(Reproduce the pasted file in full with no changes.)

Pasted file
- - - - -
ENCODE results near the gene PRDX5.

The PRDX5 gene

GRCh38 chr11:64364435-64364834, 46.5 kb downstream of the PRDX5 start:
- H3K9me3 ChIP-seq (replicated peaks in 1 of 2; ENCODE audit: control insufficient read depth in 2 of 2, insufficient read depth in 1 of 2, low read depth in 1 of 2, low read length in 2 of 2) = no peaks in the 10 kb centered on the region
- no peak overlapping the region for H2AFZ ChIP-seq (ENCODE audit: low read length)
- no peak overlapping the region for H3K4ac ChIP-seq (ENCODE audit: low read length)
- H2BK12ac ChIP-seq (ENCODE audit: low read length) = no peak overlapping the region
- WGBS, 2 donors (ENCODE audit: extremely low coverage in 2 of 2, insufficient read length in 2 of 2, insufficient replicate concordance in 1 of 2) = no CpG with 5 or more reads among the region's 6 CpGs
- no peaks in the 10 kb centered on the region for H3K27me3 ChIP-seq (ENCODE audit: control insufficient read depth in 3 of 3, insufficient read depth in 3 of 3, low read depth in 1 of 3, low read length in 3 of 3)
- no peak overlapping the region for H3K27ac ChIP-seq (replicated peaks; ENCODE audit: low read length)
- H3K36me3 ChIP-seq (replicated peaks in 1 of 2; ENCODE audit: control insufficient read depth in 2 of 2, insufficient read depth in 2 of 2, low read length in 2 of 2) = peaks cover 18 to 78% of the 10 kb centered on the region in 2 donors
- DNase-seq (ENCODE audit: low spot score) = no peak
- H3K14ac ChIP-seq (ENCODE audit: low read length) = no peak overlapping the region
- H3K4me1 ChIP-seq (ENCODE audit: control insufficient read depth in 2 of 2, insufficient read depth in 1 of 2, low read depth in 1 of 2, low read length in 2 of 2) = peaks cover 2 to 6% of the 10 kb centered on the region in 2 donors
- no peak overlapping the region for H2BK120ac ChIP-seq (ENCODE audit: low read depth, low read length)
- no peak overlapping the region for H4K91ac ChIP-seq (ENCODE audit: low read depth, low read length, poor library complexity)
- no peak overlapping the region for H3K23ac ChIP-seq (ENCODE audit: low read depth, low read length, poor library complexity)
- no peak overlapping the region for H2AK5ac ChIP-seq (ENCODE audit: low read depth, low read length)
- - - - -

ENCODE results near the gene PRDX5.

The PRDX5 gene

GRCh38 chr11:64364435-64364834, 46.5 kb downstream of the PRDX5 start:
- H3K9me3 ChIP-seq (replicated peaks in 1 of 2; ENCODE audit: control insufficient read depth in 2 of 2, insufficient read depth in 1 of 2, low read depth in 1 of 2, low read length in 2 of 2) = no peaks in the 10 kb centered on the region
- no peak overlapping the region for H2AFZ ChIP-seq (ENCODE audit: low read length)
- no peak overlapping the region for H3K4ac ChIP-seq (ENCODE audit: low read length)
- H2BK12ac ChIP-seq (ENCODE audit: low read length) = no peak overlapping the region
- WGBS, 2 donors (ENCODE audit: extremely low coverage in 2 of 2, insufficient read length in 2 of 2, insufficient replicate concordance in 1 of 2) = no CpG with 5 or more reads among the region's 6 CpGs
- no peaks in the 10 kb centered on the region for H3K27me3 ChIP-seq (ENCODE audit: control insufficient read depth in 3 of 3, insufficient read depth in 3 of 3, low read depth in 1 of 3, low read length in 3 of 3)
- no peak overlapping the region for H3K27ac ChIP-seq (replicated peaks; ENCODE audit: low read length)
- H3K36me3 ChIP-seq (replicated peaks in 1 of 2; ENCODE audit: control insufficient read depth in 2 of 2, insufficient read depth in 2 of 2, low read length in 2 of 2) = peaks cover 18 to 78% of the 10 kb centered on the region in 2 donors
- DNase-seq (ENCODE audit: low spot score) = no peak
- H3K14ac ChIP-seq (ENCODE audit: low read length) = no peak overlapping the region
- H3K4me1 ChIP-seq (ENCODE audit: control insufficient read depth in 2 of 2, insufficient read depth in 1 of 2, low read depth in 1 of 2, low read length in 2 of 2) = peaks cover 2 to 6% of the 10 kb centered on the region in 2 donors
- no peak overlapping the region for H2BK120ac ChIP-seq (ENCODE audit: low read depth, low read length)
- no peak overlapping the region for H4K91ac ChIP-seq (ENCODE audit: low read depth, low read length, poor library complexity)
- no peak overlapping the region for H3K23ac ChIP-seq (ENCODE audit: low read depth, low read length, poor library complexity)
- no peak overlapping the region for H2AK5ac ChIP-seq (ENCODE audit: low read depth, low read length)